This was an essay written for a New York Times Essay contest, the question being, “Why is eating meat ethical?”
Not eating meat is a denial of death. Death is a part of life. It is the cycle that is important, and where humans break Nature’s cycles, we pay the price. Eating meat is a part of that cycle. There is a degree of hubris in the idea that if one stops eating meat, that somehow this balances the scales. This only pushes death away, making it less personal. To refuse to eat anything with a face ignores both the vitality of plants, and the myriad small birds and mammals that are killed in farm equipment. These lives are not less valuable than that of a domesticated cow or pig.
Everything dies, and to live is to create a devastation. Every minute, microorganisms are killed in our digestive tract. Building and heating our homes kills trees. Feeding our beloved carnivorous pets kills other animals. This is a tide we cannot sweep back. Life feeds on life. There are, in the animal kingdom, both predators and prey, and prey does not die of old age. Our prohibitions, inhibitions and regulations around the killing of animals have disrupted the natural balance, and while it is stupid to embrace an ethic of rejoicing in death, it is appropriate and healthy to embrace an ethic of cyclical living.
To ask the question “Is it ethical to eat meat?” is to imply that eating meat is an option. Humans are the animals that need ethics purely because we have the capacity to choose our behavior. But despite this capacity, we are still animals, tied to our biology and our body’s needs. No matter how much we might desire to eschew consuming our fellow beings, denial of our needs comes at a cost. We evolved eating meat. We evolved because we ate meat. Digestion and assimilation is an expensive process. Plant eaters have to spend far more time eating and digesting than do omnivores or carnivores, and human omnivores get many nutritional needs met by eating our fellow beings. It is indeed the case that some humans are better adapted to maintain health without meat, but this is not true for all, and we simply do not know enough about nutritional science to make a judgment about percentages. To deny these costs is to devalue our selves.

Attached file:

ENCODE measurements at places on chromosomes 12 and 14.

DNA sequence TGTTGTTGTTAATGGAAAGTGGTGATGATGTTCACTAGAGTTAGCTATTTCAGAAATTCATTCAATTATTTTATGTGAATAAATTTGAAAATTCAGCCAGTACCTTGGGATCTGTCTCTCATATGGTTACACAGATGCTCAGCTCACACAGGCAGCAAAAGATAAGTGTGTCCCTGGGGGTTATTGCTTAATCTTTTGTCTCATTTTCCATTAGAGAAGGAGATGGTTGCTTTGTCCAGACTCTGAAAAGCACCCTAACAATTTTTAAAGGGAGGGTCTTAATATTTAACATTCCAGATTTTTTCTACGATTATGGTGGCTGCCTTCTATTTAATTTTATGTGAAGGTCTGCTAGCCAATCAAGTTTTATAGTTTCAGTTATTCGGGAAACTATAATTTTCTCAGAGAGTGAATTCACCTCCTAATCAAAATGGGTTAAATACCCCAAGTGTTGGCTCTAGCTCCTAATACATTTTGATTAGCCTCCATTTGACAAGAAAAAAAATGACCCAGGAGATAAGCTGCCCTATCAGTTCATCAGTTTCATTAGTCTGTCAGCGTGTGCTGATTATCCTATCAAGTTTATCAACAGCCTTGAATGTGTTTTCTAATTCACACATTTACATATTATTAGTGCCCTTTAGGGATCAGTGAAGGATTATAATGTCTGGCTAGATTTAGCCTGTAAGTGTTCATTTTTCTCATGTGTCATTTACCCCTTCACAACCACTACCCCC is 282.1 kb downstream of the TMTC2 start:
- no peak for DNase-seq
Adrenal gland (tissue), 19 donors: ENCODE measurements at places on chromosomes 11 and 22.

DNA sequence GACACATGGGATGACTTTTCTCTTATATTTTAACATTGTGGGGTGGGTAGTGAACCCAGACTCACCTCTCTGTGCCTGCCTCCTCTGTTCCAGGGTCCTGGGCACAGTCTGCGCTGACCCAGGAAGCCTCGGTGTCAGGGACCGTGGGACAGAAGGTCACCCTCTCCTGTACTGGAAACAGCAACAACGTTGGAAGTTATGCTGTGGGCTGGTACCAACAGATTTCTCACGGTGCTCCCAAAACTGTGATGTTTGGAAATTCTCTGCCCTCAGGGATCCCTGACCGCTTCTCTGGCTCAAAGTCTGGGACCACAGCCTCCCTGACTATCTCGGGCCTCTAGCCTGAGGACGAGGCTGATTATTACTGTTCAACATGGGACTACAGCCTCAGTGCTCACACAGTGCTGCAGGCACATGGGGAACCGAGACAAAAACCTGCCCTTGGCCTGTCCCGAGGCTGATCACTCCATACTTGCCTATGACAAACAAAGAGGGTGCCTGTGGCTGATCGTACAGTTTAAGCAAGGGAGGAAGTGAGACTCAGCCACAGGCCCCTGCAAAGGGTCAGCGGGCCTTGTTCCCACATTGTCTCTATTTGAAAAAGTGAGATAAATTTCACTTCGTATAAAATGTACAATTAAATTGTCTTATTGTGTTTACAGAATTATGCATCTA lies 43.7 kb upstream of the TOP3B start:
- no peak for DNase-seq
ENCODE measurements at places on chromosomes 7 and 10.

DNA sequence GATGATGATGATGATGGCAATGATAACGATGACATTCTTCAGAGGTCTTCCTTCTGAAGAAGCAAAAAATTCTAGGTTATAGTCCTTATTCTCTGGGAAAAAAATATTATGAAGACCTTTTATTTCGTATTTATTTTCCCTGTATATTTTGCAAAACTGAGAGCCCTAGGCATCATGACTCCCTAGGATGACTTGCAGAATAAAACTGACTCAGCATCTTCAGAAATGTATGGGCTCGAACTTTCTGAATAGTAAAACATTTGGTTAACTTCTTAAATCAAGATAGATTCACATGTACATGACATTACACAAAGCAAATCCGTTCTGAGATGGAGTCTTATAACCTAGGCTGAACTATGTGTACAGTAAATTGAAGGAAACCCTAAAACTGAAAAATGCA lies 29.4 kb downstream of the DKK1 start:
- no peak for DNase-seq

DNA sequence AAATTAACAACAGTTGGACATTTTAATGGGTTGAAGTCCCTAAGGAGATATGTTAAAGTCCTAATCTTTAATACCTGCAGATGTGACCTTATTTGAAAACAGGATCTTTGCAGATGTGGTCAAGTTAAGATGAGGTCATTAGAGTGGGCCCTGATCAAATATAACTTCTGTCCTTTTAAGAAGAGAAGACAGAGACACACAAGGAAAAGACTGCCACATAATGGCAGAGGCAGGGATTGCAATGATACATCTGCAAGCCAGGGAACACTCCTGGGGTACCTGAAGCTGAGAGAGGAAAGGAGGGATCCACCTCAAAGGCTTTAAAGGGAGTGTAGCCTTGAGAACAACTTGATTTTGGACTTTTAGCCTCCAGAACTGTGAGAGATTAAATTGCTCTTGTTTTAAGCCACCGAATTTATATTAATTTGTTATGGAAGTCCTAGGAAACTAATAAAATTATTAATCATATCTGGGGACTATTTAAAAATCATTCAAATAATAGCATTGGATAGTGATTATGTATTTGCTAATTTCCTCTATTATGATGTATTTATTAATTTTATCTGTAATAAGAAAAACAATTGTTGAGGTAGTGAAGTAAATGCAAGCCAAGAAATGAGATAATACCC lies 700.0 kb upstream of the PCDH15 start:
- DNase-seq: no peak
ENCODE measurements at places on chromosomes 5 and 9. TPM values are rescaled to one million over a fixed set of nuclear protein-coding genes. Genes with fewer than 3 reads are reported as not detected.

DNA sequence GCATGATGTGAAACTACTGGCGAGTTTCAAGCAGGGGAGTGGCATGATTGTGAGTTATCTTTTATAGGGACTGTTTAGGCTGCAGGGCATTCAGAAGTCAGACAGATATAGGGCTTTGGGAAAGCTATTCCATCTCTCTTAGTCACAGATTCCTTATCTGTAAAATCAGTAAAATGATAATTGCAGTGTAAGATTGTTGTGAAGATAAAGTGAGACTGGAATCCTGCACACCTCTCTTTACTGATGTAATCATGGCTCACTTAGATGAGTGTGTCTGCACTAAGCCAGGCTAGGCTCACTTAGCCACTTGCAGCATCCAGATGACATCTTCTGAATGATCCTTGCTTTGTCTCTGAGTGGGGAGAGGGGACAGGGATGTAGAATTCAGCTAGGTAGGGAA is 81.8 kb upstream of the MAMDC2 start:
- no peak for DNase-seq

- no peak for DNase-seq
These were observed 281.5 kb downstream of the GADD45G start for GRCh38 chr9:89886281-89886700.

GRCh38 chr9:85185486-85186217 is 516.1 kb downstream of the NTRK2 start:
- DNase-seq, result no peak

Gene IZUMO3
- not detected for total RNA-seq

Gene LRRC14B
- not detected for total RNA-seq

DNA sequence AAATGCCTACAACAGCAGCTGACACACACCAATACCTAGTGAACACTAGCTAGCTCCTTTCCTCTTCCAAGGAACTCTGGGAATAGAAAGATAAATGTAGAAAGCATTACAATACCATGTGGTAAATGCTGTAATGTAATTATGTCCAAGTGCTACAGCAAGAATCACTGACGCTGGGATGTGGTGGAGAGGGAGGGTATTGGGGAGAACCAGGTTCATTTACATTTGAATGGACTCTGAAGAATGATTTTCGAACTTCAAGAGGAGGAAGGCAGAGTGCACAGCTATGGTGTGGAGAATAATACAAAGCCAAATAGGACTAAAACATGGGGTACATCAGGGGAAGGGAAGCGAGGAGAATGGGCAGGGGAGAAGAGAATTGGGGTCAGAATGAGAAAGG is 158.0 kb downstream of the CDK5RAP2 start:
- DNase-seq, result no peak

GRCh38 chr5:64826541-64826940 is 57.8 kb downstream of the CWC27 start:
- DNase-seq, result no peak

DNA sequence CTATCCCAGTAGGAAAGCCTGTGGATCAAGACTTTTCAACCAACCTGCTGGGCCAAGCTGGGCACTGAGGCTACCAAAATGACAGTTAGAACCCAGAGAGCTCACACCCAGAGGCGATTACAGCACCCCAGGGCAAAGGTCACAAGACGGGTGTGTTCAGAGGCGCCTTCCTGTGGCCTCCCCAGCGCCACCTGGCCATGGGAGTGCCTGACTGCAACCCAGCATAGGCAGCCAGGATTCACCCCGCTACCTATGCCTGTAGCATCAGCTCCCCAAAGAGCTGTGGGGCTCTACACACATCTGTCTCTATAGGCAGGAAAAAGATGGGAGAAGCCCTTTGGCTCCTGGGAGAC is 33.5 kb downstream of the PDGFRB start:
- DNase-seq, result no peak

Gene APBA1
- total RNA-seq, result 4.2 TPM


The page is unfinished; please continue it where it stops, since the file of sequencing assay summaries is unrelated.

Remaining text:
Humans have valuable contributions to the planet. In the Americas before Columbus, humans were stewards of the land. Indigenous people burned trees every single year for thousands of years, which returned nutrients to the soil and made the forests open and easy to navigate. They cut back forests to make room for wildlife that they could then hunt. They created lively, vibrant eco systems.
It is true that overusing land results in it degradation. It is also true that ignoring it causes degradation. In the western US, lay a number of “exclosures,” areas that were overgrazed in the 40s and have been set aside to recover. They are not recovering. Without human intervention, they look like parking lots; flat, dry expanses with only a few scraggly trees. Standing in stark contrast are the managed lands of U Bar Ranch in Southwestern New Mexico. The ranch hosts the largest population of three endangered species, including 30 to 40 percent of Willow Flycatchers. This spectacularly successful management is done with beef cattle. Humans are not separate from Nature, nor do we have be an anathema. Eating meat is not a question of ethics, it is a matter of humans being willing to play their role in a very complex ecosystem.